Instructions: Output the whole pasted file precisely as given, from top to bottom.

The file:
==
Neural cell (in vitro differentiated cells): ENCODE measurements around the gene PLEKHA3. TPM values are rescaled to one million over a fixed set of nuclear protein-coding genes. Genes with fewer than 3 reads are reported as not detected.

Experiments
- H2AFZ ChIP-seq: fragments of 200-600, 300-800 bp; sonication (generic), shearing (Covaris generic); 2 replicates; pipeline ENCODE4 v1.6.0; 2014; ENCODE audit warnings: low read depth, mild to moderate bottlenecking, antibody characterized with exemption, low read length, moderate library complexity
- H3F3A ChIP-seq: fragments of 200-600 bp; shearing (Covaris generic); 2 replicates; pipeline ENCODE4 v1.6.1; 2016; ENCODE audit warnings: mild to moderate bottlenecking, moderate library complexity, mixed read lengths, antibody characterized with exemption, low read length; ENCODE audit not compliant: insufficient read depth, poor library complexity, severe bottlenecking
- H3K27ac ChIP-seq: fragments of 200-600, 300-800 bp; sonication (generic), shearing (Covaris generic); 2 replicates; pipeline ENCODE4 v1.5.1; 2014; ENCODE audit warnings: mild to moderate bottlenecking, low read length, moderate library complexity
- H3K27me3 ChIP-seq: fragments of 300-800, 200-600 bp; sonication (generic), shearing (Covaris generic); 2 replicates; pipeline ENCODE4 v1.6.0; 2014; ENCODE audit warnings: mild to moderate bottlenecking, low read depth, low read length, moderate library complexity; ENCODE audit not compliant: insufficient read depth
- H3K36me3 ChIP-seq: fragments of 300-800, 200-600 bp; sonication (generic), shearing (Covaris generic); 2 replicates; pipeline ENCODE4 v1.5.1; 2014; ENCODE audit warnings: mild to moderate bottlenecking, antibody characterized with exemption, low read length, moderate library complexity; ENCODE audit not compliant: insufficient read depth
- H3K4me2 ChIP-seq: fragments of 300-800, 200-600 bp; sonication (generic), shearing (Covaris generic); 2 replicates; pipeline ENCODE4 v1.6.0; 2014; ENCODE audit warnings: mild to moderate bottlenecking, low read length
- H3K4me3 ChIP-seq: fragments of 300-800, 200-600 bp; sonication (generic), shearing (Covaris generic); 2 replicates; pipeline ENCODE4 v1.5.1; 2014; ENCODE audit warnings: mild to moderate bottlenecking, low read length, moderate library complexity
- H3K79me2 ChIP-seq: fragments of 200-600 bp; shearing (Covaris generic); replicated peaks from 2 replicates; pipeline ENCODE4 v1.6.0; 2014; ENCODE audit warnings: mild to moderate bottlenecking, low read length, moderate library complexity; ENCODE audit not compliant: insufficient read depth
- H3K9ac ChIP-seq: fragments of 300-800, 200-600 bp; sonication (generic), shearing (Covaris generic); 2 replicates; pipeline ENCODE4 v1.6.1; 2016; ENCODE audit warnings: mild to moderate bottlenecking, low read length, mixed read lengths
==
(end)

Neural cell (in vitro differentiated cells): ENCODE measurements around the gene PLEKHA3. TPM values are rescaled to one million over a fixed set of nuclear protein-coding genes. Genes with fewer than 3 reads are reported as not detected.

Experiments
- H2AFZ ChIP-seq: fragments of 200-600, 300-800 bp; sonication (generic), shearing (Covaris generic); 2 replicates; pipeline ENCODE4 v1.6.0; 2014; ENCODE audit warnings: low read depth, mild to moderate bottlenecking, antibody characterized with exemption, low read length, moderate library complexity
- H3F3A ChIP-seq: fragments of 200-600 bp; shearing (Covaris generic); 2 replicates; pipeline ENCODE4 v1.6.1; 2016; ENCODE audit warnings: mild to moderate bottlenecking, moderate library complexity, mixed read lengths, antibody characterized with exemption, low read length; ENCODE audit not compliant: insufficient read depth, poor library complexity, severe bottlenecking
- H3K27ac ChIP-seq: fragments of 200-600, 300-800 bp; sonication (generic), shearing (Covaris generic); 2 replicates; pipeline ENCODE4 v1.5.1; 2014; ENCODE audit warnings: mild to moderate bottlenecking, low read length, moderate library complexity
- H3K27me3 ChIP-seq: fragments of 300-800, 200-600 bp; sonication (generic), shearing (Covaris generic); 2 replicates; pipeline ENCODE4 v1.6.0; 2014; ENCODE audit warnings: mild to moderate bottlenecking, low read depth, low read length, moderate library complexity; ENCODE audit not compliant: insufficient read depth
- H3K36me3 ChIP-seq: fragments of 300-800, 200-600 bp; sonication (generic), shearing (Covaris generic); 2 replicates; pipeline ENCODE4 v1.5.1; 2014; ENCODE audit warnings: mild to moderate bottlenecking, antibody characterized with exemption, low read length, moderate library complexity; ENCODE audit not compliant: insufficient read depth
- H3K4me2 ChIP-seq: fragments of 300-800, 200-600 bp; sonication (generic), shearing (Covaris generic); 2 replicates; pipeline ENCODE4 v1.6.0; 2014; ENCODE audit warnings: mild to moderate bottlenecking, low read length
- H3K4me3 ChIP-seq: fragments of 300-800, 200-600 bp; sonication (generic), shearing (Covaris generic); 2 replicates; pipeline ENCODE4 v1.5.1; 2014; ENCODE audit warnings: mild to moderate bottlenecking, low read length, moderate library complexity
- H3K79me2 ChIP-seq: fragments of 200-600 bp; shearing (Covaris generic); replicated peaks from 2 replicates; pipeline ENCODE4 v1.6.0; 2014; ENCODE audit warnings: mild to moderate bottlenecking, low read length, moderate library complexity; ENCODE audit not compliant: insufficient read depth
- H3K9ac ChIP-seq: fragments of 300-800, 200-600 bp; sonication (generic), shearing (Covaris generic); 2 replicates; pipeline ENCODE4 v1.6.1; 2016; ENCODE audit warnings: mild to moderate bottlenecking, low read length, mixed read lengths